Browne provides just one example of how kupuna can develop a new strategy for physical fitness.

Know your options

With regulations and suggestions changing constantly, it is up to each individual, equipped with information from your doctor, to decide what fitness strategy is best.

I can assure you that whether you decide to stay at home or join in regulated group exercise, there are still plenty of options for you!

Kuwamura gave me the scoop on current group fitness offerings at the club.

“Our facilities are taking great measures to keep our members safe during this pandemic… . in addition to mask requirements and social distancing, we have taken extra cleaning/sanitation measures, such as having an additional staff member cleaning per shift, more time between classes to allow for complete sanitation of equipment, and foggers to completely disinfect the studios and any equipment that cannot easily be wiped down,” said Kuwamura. “Honestly, this is the cleanest our facilities have ever been!”

Just at the Lihue location alone there are currently 17 weekly classes that are either specifically for our kupuna or offer modifications and options for those at any age. While the club will re-assess as needed in response to state and county guidelines, both Kuwamura and the club owner Josh Nations have been really focused on maintaining programs for seniors.

Kuwamura touched on another of the reasons for this, saying “Classes offer an important social component. During these challenging times, many are spending large parts of the day alone and social isolation can have negative effects, so it is essential that they have socially-distant contact with others.

Exercising with others can be a simple way to boost their emotional state. And this could be in person, but also virtually.” You can find the class schedules for both locations online at kauaiathleticclub.com.

Virtual and mobile training

If you have decided not to join in social settings yet, you might also consider the online world of exercise classes, as well as working with a fitness professional online via a video chat platform such as Zoom or Skype.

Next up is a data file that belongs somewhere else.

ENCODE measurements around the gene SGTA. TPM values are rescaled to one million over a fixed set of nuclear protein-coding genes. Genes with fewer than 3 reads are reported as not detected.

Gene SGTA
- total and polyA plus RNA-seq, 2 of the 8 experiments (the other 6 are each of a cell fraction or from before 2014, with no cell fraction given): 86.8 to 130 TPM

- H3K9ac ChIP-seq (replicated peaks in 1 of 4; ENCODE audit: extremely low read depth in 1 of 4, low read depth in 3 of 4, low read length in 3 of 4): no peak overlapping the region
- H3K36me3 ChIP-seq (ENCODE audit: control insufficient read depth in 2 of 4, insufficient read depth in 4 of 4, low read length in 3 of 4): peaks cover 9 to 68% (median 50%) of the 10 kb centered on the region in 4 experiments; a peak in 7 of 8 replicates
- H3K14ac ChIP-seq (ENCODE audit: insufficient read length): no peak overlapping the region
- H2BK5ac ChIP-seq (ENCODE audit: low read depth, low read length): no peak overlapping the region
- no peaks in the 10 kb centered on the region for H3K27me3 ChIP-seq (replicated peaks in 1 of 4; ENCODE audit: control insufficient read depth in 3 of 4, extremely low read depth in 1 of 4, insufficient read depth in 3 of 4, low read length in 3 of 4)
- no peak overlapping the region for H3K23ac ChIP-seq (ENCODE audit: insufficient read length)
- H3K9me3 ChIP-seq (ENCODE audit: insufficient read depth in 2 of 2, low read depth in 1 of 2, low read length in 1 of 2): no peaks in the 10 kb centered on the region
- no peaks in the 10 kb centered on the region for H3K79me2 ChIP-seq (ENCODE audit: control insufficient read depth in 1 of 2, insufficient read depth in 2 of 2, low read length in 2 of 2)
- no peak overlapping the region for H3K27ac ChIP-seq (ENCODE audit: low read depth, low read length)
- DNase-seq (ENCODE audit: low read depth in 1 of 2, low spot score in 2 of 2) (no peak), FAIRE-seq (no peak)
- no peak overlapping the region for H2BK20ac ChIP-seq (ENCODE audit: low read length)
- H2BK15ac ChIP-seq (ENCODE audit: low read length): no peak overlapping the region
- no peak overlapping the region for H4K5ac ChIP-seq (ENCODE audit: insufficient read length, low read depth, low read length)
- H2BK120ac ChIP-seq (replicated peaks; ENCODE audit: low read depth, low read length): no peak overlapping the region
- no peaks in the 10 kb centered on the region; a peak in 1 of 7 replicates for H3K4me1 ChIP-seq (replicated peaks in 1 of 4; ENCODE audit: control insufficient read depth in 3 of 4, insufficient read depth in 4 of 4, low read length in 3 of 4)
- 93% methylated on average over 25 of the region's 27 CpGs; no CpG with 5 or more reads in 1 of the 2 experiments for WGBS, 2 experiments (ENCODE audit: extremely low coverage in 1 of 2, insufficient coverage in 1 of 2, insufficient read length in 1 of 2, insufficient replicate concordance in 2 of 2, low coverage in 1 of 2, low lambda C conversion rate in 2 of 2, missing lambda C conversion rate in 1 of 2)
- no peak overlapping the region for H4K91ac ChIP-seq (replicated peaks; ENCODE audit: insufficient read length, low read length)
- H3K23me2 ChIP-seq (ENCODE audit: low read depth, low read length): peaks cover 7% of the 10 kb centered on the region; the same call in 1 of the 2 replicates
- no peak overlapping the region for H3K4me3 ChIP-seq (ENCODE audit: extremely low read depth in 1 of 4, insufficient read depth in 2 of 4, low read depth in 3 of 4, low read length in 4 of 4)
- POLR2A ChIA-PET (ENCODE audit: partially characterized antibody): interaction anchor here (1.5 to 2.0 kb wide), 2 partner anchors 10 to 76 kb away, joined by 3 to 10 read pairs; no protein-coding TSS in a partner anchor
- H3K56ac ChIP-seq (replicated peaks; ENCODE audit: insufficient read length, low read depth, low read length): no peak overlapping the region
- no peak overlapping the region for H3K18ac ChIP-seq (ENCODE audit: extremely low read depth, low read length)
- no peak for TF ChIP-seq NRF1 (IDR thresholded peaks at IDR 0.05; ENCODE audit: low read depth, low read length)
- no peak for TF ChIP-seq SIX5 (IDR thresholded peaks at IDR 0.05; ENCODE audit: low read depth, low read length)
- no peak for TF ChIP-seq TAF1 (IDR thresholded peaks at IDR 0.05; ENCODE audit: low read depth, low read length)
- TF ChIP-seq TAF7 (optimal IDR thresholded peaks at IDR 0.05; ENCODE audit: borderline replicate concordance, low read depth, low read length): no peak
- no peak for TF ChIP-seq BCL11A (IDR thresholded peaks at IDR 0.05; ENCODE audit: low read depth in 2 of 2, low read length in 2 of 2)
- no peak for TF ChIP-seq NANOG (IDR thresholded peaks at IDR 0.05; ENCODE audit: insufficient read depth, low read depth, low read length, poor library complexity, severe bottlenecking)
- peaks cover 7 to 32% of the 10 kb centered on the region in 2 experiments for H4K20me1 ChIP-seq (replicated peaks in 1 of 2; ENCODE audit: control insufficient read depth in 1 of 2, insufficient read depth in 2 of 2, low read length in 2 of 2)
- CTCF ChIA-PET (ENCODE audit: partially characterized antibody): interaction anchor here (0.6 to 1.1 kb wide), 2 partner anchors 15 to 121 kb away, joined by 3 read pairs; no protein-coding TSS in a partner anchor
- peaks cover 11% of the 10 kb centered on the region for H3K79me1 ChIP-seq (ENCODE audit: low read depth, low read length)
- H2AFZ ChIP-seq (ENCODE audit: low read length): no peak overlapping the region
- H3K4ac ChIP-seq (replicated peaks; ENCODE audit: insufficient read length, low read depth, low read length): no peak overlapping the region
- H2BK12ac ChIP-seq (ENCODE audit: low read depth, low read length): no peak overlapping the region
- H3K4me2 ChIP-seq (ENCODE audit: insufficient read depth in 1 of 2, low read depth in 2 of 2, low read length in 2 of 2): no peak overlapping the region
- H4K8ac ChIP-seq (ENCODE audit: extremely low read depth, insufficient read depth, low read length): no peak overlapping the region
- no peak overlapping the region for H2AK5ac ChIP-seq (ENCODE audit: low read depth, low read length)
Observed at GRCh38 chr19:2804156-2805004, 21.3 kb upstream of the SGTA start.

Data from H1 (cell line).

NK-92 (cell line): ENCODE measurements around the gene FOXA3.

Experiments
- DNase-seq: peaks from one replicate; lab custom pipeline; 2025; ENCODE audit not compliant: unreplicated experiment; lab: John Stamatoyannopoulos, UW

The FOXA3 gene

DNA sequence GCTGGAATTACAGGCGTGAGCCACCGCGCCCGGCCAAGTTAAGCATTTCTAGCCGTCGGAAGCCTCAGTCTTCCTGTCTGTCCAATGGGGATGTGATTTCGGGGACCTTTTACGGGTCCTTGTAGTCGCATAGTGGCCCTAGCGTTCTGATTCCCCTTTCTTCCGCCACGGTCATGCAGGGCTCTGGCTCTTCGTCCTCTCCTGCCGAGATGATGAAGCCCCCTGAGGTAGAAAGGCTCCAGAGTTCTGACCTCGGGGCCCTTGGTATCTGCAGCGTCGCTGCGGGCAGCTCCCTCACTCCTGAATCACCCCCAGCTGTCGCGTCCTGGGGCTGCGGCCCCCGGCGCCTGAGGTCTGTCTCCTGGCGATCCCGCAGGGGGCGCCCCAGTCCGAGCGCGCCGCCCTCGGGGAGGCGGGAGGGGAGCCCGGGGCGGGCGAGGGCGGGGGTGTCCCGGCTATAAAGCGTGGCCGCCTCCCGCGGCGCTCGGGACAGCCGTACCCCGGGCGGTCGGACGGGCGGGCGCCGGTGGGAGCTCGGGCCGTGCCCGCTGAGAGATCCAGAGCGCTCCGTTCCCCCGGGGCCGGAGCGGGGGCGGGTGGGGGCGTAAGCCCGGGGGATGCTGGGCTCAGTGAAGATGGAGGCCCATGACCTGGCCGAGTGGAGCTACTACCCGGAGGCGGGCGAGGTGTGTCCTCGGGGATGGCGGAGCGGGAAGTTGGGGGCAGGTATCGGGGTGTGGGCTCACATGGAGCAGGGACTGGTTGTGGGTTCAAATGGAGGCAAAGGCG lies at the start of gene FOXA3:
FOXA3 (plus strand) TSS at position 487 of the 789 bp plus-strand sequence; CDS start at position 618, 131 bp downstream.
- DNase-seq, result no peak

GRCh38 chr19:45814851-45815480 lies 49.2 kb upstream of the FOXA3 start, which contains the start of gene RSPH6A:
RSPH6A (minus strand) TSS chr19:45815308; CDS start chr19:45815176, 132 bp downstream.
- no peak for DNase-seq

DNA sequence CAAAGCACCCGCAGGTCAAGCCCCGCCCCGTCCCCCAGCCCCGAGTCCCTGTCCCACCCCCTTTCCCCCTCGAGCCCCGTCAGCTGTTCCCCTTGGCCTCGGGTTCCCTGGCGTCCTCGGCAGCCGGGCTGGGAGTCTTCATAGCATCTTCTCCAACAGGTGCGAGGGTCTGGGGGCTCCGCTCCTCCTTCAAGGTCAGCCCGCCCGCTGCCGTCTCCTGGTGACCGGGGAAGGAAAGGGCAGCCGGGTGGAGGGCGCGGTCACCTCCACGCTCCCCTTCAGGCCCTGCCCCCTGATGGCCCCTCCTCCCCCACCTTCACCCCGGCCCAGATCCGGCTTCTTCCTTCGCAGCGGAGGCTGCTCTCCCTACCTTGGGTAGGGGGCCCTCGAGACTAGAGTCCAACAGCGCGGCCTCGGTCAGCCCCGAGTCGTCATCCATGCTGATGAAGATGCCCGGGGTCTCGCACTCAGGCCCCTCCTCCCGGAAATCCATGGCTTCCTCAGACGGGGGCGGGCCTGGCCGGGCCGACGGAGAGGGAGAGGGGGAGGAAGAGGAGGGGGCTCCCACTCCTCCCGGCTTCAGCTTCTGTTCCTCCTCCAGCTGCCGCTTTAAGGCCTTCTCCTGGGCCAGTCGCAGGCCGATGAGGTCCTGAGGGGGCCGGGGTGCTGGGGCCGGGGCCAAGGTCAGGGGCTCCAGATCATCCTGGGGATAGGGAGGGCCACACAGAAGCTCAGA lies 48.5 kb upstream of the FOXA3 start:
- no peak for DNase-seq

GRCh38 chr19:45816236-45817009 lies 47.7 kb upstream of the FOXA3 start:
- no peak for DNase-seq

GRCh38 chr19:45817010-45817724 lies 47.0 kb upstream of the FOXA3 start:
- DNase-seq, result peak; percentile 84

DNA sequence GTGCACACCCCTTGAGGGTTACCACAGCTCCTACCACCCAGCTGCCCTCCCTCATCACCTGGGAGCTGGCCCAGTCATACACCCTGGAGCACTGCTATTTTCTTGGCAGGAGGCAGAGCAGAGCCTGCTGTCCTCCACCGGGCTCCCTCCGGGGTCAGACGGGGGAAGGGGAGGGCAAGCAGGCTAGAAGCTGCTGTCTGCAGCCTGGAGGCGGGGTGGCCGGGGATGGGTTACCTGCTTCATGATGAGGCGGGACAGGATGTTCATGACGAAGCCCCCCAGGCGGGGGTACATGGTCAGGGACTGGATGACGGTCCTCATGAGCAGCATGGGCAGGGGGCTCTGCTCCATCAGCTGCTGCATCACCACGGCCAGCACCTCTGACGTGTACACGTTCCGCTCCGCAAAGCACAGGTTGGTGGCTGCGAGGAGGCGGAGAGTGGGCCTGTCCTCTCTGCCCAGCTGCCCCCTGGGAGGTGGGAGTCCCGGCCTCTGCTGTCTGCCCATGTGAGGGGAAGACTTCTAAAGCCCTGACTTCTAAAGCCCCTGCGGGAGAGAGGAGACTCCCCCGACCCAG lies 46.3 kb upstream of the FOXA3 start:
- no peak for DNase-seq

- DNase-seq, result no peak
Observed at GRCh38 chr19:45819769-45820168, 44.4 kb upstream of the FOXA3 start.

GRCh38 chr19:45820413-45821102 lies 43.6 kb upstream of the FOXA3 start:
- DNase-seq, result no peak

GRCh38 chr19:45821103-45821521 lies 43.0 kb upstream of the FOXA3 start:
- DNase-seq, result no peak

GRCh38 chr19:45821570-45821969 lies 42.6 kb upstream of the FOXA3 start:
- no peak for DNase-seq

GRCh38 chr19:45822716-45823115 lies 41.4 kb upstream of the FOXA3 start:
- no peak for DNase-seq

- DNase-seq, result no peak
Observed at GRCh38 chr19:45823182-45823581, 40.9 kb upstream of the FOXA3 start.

For example, for those eligible through Medicare, SilverSneakers has created a virtual classroom with hundreds of classes to occupy your time, along with regularly scheduled live classes.

You can check your eligibility at silversneakers.com. If you don’t consider yourself particularly computer savvy, don’t worry. Ask a friend or family member for a little assistance in finding an online platform. There are more than a few to choose from.

Consider this an opportunity to learn how to use a new tool, and build a new strategy!

“At risk” and in shape

I know we all want our aging community members to not just survive this pandemic, but THRIVE through it. I hope you feel inspired to build your new strategy, and remain determined to keep moving. Please know that you have many tools to improve your immune system function and overall wellbeing. Fun is important. Laughter is medicine. May you build your own “new strategy”, and above all, keep moving!


Cynthia Fowler is a certified personal trainer (NASM), corrective exercise specialist (NASM), registered vinyasa yoga teacher (RYT 200), certified Enhance fitness teacher, group exercise instructor (TRX, indoor cycling, HIIT, SMR, etc), owner of FoundationUp Fitness, blogger and health coach. She can be contacted through her website at foundationupfitness.com or directly at Cynthia@fullyfreely.com.